Top Tips For Parents Of College Kids
Monday Oct. 19th, 2020
Each and every year, millions of young adults set off for the start of their college adventures, finally leaving the family home behind and getting ready to take the next steps towards their future lives. It can be an exciting time for everyone involved, as well as a stressful one for many protective parents as their grown-up children leave the nest.
Having a college-aged child is very different from having a little one or a high school teen. It's at this stage of life that young men and women begin to become much more independent, making more of their own decisions and taking more personal choices that will shape their future in various ways.
However, that doesn't mean that mom and dad no longer have a part to play. Parents of college kids simply have to adapt to changing circumstances, but can still help their children in various ways and will surely be called upon in several key situations. With this in mind, let's take a look at some top tips for parents of college kids to bear in mind.
Educate, But Don't Patronize
It's natural for parents to be worried or stressed as their older children leave the home and head off to college, especially with so many stories and reports of college parties and all the possible things that can go wrong. In reality, college campuses are relatively safe places and most students have the best years of their life at college.
However, there are still some risks out there, and it's important for parents to guide and educate their older children into making the right decisions, without being too 'parental' or patronizing. Remind your kids of the importance of keeping up with studies and meeting deadlines while still feeling free to have fun. Talk about the importance of acting responsibly, understanding the age of consent, not drinking excessively, and so on, while appreciating their individuality and maturity.
Parents can be nervous about their kids starting college, and there are many situations where the kids themselves are equally stressed out. They might be worried about fitting in, keeping up with their courses, making the right decisions, and so on. This is your time to encourage them, to let them know that the next years could be some of the best they ever have, to let them know that they've earned their place and will be successful.
Speak positively about your son or daughter's college education, encourage them to be confident, and approach this next step of their life with self-belief. Invite them to be independent, to pursue their passions, to meet new people, to participate in extracurricular activities, and so on. The more involved they get, the better the experience could turn out to be.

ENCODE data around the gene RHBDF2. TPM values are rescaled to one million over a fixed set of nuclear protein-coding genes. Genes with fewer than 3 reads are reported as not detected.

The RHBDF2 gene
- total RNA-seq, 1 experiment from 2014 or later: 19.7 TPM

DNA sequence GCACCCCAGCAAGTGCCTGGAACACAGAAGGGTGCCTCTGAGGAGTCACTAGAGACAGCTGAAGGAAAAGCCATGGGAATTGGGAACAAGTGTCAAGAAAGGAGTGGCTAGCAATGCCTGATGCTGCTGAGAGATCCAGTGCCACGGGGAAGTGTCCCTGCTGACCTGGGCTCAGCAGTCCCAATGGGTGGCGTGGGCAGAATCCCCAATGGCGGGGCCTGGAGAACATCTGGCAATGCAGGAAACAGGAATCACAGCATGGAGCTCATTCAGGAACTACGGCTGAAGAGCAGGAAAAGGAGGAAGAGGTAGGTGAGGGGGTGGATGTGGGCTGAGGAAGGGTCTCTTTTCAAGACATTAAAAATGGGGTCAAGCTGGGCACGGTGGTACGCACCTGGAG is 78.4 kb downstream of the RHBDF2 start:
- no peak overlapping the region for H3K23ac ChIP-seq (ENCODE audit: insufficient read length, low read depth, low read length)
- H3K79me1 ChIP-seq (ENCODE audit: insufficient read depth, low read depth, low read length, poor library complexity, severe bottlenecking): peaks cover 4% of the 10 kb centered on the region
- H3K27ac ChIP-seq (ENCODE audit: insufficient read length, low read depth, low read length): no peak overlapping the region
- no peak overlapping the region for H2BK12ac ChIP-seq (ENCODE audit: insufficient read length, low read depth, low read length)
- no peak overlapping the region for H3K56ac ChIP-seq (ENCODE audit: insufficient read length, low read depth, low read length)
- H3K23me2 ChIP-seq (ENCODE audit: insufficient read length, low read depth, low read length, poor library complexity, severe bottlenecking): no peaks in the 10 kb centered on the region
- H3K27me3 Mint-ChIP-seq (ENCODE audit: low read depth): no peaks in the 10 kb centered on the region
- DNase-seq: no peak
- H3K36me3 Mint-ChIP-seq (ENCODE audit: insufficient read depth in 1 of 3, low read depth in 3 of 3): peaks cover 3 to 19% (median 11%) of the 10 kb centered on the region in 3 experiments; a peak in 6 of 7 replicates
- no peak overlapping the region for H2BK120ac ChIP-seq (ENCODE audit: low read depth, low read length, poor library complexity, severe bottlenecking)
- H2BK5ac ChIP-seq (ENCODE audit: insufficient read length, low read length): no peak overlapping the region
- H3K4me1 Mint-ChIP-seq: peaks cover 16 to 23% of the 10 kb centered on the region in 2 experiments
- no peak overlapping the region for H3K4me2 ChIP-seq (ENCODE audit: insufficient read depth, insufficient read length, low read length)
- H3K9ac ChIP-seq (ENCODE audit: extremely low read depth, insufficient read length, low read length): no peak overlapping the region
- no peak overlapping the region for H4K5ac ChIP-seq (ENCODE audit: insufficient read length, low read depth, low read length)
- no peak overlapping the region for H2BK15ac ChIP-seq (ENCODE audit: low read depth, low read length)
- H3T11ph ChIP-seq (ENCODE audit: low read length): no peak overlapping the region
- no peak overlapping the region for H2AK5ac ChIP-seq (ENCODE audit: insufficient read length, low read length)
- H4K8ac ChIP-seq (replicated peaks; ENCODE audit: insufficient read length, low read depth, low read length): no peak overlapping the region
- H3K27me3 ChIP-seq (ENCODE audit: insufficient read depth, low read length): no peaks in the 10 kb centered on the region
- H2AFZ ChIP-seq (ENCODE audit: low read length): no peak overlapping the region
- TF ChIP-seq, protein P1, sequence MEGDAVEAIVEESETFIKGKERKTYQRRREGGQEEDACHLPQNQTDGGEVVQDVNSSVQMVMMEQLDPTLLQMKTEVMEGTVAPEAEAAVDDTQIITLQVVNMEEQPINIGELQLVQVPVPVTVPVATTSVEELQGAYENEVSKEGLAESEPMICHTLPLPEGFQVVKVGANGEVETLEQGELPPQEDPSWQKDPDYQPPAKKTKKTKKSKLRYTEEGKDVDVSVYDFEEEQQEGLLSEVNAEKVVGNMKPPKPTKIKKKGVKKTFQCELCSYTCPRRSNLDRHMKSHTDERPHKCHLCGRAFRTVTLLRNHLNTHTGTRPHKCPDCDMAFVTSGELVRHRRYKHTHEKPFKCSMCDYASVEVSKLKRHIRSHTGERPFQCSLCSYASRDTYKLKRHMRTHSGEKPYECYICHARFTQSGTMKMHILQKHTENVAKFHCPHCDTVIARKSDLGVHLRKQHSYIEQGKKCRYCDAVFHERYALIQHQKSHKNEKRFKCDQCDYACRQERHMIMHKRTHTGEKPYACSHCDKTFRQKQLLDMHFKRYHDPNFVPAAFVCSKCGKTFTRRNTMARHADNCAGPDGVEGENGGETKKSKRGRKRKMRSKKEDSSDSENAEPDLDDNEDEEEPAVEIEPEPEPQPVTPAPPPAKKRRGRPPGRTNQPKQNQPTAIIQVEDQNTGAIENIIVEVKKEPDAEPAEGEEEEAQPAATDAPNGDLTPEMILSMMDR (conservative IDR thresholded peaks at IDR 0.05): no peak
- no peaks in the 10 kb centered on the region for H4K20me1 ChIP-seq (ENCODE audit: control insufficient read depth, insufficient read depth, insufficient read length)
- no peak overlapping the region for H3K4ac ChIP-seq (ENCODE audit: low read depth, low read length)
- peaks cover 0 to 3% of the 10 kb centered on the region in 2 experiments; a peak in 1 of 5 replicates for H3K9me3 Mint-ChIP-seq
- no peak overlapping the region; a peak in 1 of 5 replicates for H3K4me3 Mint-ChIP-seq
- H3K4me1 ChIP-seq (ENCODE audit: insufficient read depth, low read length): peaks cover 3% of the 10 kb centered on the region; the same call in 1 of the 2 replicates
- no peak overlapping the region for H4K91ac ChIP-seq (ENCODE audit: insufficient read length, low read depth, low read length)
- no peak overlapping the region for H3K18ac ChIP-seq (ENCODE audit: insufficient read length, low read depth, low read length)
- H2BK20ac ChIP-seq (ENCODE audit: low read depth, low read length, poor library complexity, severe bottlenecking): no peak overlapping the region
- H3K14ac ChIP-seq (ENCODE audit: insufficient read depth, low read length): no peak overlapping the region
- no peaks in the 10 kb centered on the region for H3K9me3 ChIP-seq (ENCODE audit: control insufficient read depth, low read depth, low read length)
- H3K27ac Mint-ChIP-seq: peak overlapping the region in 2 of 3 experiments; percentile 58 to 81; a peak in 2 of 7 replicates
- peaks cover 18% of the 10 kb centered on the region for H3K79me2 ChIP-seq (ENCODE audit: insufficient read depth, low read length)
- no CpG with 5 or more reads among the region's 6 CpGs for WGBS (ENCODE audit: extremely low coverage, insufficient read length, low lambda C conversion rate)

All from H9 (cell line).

Try To Limit Your Role
As stated earlier on, this is the time in a young person's life when they'll typically start to become more independent, learning about living on their own, discovering new skills, and developing the abilities they need to look after themselves and forge their own path. This doesn't mean they won't still need your help, but if they do, they'll usually ask for it.
In the meantime, parents should try to limit their roles, letting their kids live and enjoy their college years, while still being present and ready to help out as and when they are needed. You shouldn't be the one choosing your child's courses, giving them constant unsolicited advice, or calling them non-stop. Again, you can still keep in touch, but be ready for things to change a little, which leads us to the final tip below.
As mentioned above, things will usually change quite a lot when a kid goes off to college. After just a few months or semesters, they might change in some big ways too, learning more about themselves, discovering new aspects of their personality, or uncovering new interests they hadn't had a chance to pursue in the past.
Be ready for this, accept that things are going to change, know that the child you raised for 18 years is starting to become an adult, and do what you can to embrace those changes in the best possible way. Ultimately, it's all about trusting your child, and yourself. You've raised them all their life, preparing them for the challenges that lie ahead and effectively helping them get to where they are.
Now, it's up to them to start forging their own road in life, and if you choose to embrace it and approach it with a positive mindset, you may have a lot of fun watching the people they become.